With the potential danger to our colleges on the rise, we need answers more than ever on how to make college life safer and how we should fairly and reasonably allocate the rights and responsibilities of students and universities. Presently university safety law does not send a clear message on how that issue should be met. While parents may view college life like it is portrayed in the college catalogs, university administrations are well aware of the potential dangers.
Historically, courts believed that the American university stood for the most part in loco parentis insulated from legal scrutiny, and like governments, considered to be an institution outside the safety rules of the legal system, in a sense above the law. In its inception, of course, in loco parentis was more about the university rights and powers over the student, not their duties towards their students.
In addition, if an institution was not private, it was a public university and the courts found another way to keep universities safe from legal liability, governmental immunity. Immunity became impunity.
However, most jurisdictions since the 1960’s abandoned the concepts of in loco parentis and courts entered into a new era of accountability raising anew the question of who bears responsibility for the safety of students. We have been left with a potpourri of conflicting images which only adds to uncertainty of law and of university administration. The way courts have decided cases and imagine university student relations has a major impact on not only student safety, but also education. A productive learning environments demands a safe environment.
By the late 1970’s until the mid 1980’s court decisions started analyzing such cases from the perspective of “duty/no duty”. The university was cast as the helpless bystander to student life and danger to limit liability of the university for student injury. Bradshaw v. Rawlings, 612 F.2d 135 (3rd Cir. 1979). Considered to be the seminal case on the university’s duty, a federal court quessing at what the law in Pennsylvania would become, set forth:
“Our beginning point is a recognitition that the modern American College is not an insurer of the safety of its students. Whatever may have been its responsibility in an earlier era, the authoritarian role of today’s college administrations has been notably diluted in recent decades. Trustess, administrators, and faculties have been required to yield to the expanding rights and privileges of their students. By constitutional amendment, written and unwritten law, and through the evolution of new customs.”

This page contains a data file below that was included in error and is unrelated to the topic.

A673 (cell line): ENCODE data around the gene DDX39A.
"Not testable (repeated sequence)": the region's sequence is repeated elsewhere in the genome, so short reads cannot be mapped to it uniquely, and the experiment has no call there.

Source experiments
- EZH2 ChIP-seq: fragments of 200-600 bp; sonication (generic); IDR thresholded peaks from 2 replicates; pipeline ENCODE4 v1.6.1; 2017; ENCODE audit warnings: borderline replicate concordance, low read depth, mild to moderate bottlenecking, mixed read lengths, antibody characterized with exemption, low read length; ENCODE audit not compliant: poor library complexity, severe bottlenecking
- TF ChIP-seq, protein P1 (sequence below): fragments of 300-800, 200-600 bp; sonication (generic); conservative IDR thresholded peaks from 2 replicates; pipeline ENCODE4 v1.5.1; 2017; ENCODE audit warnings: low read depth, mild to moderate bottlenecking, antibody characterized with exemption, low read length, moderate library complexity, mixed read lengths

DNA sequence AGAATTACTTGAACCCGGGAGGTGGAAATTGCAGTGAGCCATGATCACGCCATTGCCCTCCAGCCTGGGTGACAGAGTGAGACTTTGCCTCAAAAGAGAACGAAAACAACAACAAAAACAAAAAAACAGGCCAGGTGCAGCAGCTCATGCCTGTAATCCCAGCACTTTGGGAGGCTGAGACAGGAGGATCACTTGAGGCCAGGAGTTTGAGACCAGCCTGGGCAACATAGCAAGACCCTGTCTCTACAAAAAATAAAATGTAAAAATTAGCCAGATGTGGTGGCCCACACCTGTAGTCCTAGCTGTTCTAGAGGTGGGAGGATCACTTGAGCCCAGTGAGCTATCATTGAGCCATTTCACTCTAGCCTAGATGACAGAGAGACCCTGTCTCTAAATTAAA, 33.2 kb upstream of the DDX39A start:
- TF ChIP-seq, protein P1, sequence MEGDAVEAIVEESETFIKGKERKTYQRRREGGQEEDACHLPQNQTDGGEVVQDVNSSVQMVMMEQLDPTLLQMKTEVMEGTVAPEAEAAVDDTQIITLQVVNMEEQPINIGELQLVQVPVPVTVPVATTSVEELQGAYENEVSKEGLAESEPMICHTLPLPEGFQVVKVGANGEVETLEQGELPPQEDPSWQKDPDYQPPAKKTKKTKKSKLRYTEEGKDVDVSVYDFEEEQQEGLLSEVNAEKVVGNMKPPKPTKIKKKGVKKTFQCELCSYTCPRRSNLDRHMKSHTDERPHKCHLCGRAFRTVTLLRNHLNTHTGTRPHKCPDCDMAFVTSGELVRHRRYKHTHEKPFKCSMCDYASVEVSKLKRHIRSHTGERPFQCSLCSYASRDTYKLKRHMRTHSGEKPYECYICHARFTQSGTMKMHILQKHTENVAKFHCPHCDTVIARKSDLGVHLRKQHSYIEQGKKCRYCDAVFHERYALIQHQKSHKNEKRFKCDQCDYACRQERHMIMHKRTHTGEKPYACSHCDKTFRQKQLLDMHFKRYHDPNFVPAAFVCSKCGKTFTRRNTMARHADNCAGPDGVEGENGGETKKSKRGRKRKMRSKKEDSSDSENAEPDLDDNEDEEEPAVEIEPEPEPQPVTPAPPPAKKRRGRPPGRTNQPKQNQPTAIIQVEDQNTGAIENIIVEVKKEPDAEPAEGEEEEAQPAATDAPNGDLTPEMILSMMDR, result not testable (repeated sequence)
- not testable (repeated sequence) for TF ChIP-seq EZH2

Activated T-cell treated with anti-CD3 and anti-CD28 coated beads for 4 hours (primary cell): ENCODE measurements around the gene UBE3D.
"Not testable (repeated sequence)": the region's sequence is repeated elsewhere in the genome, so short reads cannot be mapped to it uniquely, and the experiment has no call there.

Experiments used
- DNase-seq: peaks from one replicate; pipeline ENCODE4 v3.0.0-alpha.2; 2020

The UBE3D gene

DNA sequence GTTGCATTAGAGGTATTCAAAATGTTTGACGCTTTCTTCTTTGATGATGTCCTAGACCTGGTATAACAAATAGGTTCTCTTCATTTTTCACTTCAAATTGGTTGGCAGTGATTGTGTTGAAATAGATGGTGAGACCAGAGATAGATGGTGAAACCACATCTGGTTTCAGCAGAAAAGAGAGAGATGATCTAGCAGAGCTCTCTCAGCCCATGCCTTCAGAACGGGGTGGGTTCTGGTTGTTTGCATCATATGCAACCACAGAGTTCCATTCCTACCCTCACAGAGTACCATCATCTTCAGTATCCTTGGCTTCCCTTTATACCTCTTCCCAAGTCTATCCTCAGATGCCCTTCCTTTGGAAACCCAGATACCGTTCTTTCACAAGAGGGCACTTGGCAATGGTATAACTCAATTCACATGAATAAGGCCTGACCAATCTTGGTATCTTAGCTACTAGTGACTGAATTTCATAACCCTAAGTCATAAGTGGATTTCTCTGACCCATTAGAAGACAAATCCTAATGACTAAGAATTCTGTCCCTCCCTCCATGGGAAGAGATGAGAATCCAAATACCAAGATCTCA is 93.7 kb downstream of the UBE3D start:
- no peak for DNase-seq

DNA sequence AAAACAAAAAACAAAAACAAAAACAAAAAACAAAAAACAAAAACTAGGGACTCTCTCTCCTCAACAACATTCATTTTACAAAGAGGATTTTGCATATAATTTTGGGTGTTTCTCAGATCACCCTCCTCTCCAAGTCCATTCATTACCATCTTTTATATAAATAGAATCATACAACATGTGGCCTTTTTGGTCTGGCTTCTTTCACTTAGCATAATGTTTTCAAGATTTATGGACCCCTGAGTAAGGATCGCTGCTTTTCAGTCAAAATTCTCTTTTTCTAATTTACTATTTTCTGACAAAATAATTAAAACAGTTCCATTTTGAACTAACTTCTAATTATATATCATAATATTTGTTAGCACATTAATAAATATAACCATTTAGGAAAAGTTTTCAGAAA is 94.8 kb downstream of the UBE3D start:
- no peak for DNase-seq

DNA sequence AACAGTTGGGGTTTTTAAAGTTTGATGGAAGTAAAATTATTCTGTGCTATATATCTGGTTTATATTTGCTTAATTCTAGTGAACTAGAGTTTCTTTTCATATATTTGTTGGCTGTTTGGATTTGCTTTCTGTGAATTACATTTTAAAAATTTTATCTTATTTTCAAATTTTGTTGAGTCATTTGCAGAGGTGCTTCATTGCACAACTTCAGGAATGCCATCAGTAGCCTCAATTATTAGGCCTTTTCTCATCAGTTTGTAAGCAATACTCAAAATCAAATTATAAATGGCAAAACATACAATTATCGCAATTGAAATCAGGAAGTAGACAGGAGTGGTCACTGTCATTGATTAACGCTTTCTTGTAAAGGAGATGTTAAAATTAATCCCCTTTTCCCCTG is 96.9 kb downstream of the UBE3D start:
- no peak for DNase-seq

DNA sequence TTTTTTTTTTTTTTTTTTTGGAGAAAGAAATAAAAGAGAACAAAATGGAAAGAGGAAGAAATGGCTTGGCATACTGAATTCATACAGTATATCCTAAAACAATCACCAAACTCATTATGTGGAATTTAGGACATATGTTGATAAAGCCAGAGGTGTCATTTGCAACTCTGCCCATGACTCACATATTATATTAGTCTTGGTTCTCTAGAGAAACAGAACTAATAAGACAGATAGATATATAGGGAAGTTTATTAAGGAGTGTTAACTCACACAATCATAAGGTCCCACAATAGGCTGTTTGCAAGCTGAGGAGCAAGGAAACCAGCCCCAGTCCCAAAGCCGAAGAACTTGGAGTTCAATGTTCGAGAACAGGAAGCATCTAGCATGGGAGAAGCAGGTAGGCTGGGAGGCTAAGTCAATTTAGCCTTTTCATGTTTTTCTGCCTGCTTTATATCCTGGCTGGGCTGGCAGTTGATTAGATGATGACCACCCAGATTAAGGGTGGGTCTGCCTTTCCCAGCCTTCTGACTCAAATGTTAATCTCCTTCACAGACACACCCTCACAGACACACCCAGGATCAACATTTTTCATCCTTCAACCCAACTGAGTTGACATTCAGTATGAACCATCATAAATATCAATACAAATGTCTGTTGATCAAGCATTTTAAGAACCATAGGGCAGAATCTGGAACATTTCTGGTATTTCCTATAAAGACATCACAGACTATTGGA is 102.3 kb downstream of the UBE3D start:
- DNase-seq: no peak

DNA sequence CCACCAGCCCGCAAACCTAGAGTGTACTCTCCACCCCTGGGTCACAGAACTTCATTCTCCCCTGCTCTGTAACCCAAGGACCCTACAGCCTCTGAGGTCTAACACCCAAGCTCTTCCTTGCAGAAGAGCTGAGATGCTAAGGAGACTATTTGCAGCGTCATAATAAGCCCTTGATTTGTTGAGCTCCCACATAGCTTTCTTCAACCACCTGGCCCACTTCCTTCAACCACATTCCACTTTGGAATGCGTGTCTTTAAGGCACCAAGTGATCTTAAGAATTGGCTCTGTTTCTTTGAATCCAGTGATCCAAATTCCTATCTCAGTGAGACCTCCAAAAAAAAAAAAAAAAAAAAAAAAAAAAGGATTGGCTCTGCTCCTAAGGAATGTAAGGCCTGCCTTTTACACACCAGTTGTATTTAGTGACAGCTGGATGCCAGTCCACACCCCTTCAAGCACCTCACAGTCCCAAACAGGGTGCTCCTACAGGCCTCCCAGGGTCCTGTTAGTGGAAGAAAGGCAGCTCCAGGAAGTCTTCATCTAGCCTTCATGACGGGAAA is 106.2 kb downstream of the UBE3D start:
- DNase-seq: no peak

In general, negligence law is the major vehicle by which people sue universities. Those claims are various: negligent maintenance of premises, negligent security, negligent representations, negligent failure to give reasonable warnings, negligent failure to control or protect against dangerous persons, negligent supervision of school activities such as a field trip or lab experiment.
The four elements: duty, breach of duty, causation, damage, are legal ways of identifying essential elements of a claim.
The imposition of liability in deciding college student injury cases was fully set forth in an oft cited case that considered the factors and policies when imposing liability on a university. Tarasoff v. Regents of the Univ. of Cal., 551 P.2d 334 (Cal. 1976).
a. Foreseeability of harm/danger
b. seriousness of the harm
c. closeness between the defendant’ conduct and the injury produced.
d. moral blameworthiness of the defendant’s conduct
e. policy of preventing future harms
f. the burden on and consequences to the defendant and the community should a duty be imposed
g. the cost, availability and prevalence of insurance.
In Bradshaw, the court said that beer drinking by college students was a way of life and that excessive drinking is a fact of that life. That the university was powerless to stop it, and that there was no legal duty to do anything about it.
However, the universities no duty approach had to deal with the same duties that businesses owe their customers, landlords owe their tenants, and misfeasance or the taking of action which causing harm.
Universities effectively attract and house large groups of people, sponsor events and activities, often require students to live on campus and participate in off campus activities, and plan, regulate, and administer most aspects of the student life. Universities essentially create an environment for students and controls almost all of the major strategies of life there.
No one can seriously contend that increased security which can prevent criminal intrusion diminishes the overall academic mission or unduly intrudes upon some student rights. To the contrary, it improves the overall educational mission of the school.
The most famous case to acknowledge the rights of students to safe campus housing was the Mass Supreme Court case in Mullins v. Pine Manor College, 449 N.E. 2d 331 (Mass. 1983). The court found that, first, the responsibility of the university was not parental; it was based on the same way law treats ordinary tenants. But the Court also stated that students rights were not won at the expense of safety. The Court said:
[C]hange in college life, reflected in the general decline of the theory that the college stands in loco parentis to its students, arguably cuts against this view. The fact that the college need not police the morals of its resident students.. does not entitled it to abandon any effort to ensure their physical safety. Parents, students, and the general community still have a reasonable expectation, fostered in part by the colleges themselves, that reasonable care will be exercised to protect resident students from foreseeable harm.